By William Pearce
After the Italian team was defeated on its home turf at Venice, Italy in the 1927 Schneider Trophy Race, the Italian Ministero dell’Aeronautica (Air Ministry) sought to ensure victory for the 1929 race. The Ministero dell’Aeronautica instituted programs to enhance aircraft, engines, and pilot training leading up to the 1929 Schneider race. Early in 1929, the Ministero dell’Aeronautica requested racing aircraft designs from major manufacturers and encouraged unorthodox configurations.
Alessandro Marchetti was the chief designer for Savoia-Marchetti and was preoccupied with the design of the long-range S.64 aircraft. Originally, he did not submit a Schneider racer design, but the Ministero dell’Aeronautica encouraged him to reconsider. Soon after, Marchetti submitted the rather unorthodox S.65 design. On 24 March 1928, the Ministero dell’Aeronautica ordered two S.65 aircraft and allocated them the serial numbers MM 101 and MM 102.
The Savoia-Marchetti S.65 was a low-wing, tandem-engine, twin-boom monoplane that utilized two long, narrow floats. The aircraft was designed to incorporate the largest amount of power in the smallest package. The S.65’s tension rod and wire-braced wings were made of wood and almost completely covered with copper surface radiators. The floats were made of wood (some say aluminum), had a relatively flat bottom, and housed the S.65’s fuel tanks. The floats were around 28 ft 8 in (8.75 m) long and were mounted on struts. Originally, one strut extended from the rear of each float to the tail, but a second strut was later added.
A narrow boom extended behind each wing to support the tail. The boom was hollow and had flight cables running through its interior. Sources disagree on whether the booms were made of metal or wood. The horizontal stabilizer was mounted between the ends of the booms. The vertical stabilizer was positioned in the center of the horizontal stabilizer. Originally, the rudder and tail extended only above the horizontal stabilizer, and the rudder was notched to clear the elevator. Later, the tail and rudder were enlarged and extended below the horizontal stabilizer, and the elevator was notched to clear the rudder. The tail and all control surfaces were made of wood and were fabric-covered.
Attached to the wing was a small fuselage nacelle that housed two Isotta Fraschini Asso 1-500 engines. The engines were mounted in a push-pull configuration with one engine in front of the cockpit and the other behind. The nacelle was made of a tubular steel frame and covered with aluminum panels. Oil coolers were mounted on both sides of the cockpit between the engines. Two windows to improve the pilot’s lateral visibility were positioned above each oil cooler. Just behind the front engine was a windscreen for the cockpit. Initially, a short windscreen was installed, but this was later replaced by a longer, more streamlined unit. The fuselage nacelle was around 18 ft (5.48 m) long, including the propeller spinners.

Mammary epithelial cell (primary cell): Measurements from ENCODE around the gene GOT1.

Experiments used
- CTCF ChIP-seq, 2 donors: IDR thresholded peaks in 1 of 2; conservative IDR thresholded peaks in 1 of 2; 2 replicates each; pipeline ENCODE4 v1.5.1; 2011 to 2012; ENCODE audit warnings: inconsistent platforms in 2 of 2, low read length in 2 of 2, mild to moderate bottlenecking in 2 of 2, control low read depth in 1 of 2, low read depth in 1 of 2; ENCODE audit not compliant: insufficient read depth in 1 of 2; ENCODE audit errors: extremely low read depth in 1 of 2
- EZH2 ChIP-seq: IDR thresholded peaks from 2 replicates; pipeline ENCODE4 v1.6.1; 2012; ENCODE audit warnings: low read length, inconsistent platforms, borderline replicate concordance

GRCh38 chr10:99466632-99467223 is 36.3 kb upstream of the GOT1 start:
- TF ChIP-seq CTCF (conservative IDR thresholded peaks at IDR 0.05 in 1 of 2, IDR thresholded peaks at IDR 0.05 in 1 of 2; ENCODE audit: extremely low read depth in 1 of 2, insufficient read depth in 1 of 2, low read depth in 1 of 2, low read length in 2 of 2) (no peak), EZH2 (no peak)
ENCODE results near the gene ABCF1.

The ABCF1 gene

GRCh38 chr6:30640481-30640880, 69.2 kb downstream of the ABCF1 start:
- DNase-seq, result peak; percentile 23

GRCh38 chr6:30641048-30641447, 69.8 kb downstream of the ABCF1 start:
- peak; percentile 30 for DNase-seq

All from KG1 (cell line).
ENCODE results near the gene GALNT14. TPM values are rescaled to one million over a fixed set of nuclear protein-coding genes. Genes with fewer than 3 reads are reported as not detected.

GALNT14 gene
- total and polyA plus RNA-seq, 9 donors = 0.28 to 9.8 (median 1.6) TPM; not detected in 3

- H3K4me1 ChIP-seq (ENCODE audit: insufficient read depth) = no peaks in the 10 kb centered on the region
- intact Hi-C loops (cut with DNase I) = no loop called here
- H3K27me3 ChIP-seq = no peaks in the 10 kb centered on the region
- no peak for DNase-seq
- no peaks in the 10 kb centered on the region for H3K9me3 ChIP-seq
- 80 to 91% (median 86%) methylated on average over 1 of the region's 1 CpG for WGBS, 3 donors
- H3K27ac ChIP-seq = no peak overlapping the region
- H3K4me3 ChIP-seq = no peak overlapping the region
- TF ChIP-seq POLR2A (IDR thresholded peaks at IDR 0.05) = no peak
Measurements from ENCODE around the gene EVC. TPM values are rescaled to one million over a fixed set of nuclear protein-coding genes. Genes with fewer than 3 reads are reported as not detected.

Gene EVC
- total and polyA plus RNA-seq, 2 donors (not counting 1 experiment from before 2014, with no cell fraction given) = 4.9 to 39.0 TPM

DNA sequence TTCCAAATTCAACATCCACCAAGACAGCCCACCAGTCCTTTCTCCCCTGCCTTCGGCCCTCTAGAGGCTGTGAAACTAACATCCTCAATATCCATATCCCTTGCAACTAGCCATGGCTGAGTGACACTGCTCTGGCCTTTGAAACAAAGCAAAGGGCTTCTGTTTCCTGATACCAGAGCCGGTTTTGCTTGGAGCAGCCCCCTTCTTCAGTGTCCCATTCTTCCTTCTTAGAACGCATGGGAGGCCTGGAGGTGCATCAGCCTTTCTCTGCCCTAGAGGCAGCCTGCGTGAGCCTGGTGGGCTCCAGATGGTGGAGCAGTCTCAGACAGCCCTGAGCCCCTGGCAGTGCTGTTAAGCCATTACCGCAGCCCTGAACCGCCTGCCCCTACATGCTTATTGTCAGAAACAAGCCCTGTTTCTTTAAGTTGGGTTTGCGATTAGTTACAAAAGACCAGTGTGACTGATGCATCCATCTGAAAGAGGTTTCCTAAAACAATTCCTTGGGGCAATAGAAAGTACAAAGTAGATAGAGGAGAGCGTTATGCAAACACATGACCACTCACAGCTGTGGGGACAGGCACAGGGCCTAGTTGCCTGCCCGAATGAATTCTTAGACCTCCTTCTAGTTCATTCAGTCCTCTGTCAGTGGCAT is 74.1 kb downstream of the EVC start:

The S.65’s Asso 1-500 V-12 engines were based on the Asso 500 Ri engine and were heavily modified by Giustino Cattaneo, head engineer at Isotta Fraschini. The engine’s crankcase was ribbed and strengthened to become a structural member of the S.65’s fuselage nacelle. Each engine mounted directly to a steel bulkhead on the end of the cockpit via three cantilever supports. The rear of the engine sat flush with the bulkhead. At the front of the engine was an extended gear reduction case which allowed for a streamlined cowling. Engine accessories, such as the two water pumps and two magnetos, were mounted to the gear case. Each Asso 1-500 engine produced 1,050 hp (783 kW) at 3,000 rpm.
At the bottom of each side of the cowling were two inlets. Air flowed from each inlet into a carburetor and then into three cylinders of the engine. Exhaust ports were located on the Vee side of the engine, and the exhaust gases were expelled up though the top of the cowling. Both engines turned counter-clockwise. Since the rear engine was installed backward, the propellers of each engine turned in opposite directions relative to one another. This installation effectively cancelled out the propeller torque that had been an issue for a number of Schneider racers. The metal, two-blade, fixed pitch propellers had a diameter of approximately 7 ft 5 in (2.26 m). The rear propeller’s spinner was about one-third longer than the front spinner.
Italian sources and drawings from Savoia-Marchetti list the S.65 as having a wingspan of 31 ft 2 in (9.5 m) and a length of 35 ft 1 in (10.7 m). However, other sources often cite a wingspan of 33 ft (10.05 m) and a length of 29 ft (8.83 m). It is not entirely clear which figures are correct. The weight of the aircraft was approximately 5,071 lb (2,300 kg) empty and 6,173 lb (2,800 kg) loaded. The top speed of the S.65 was estimated between 375 and 400 mph (600 and 645 km/h).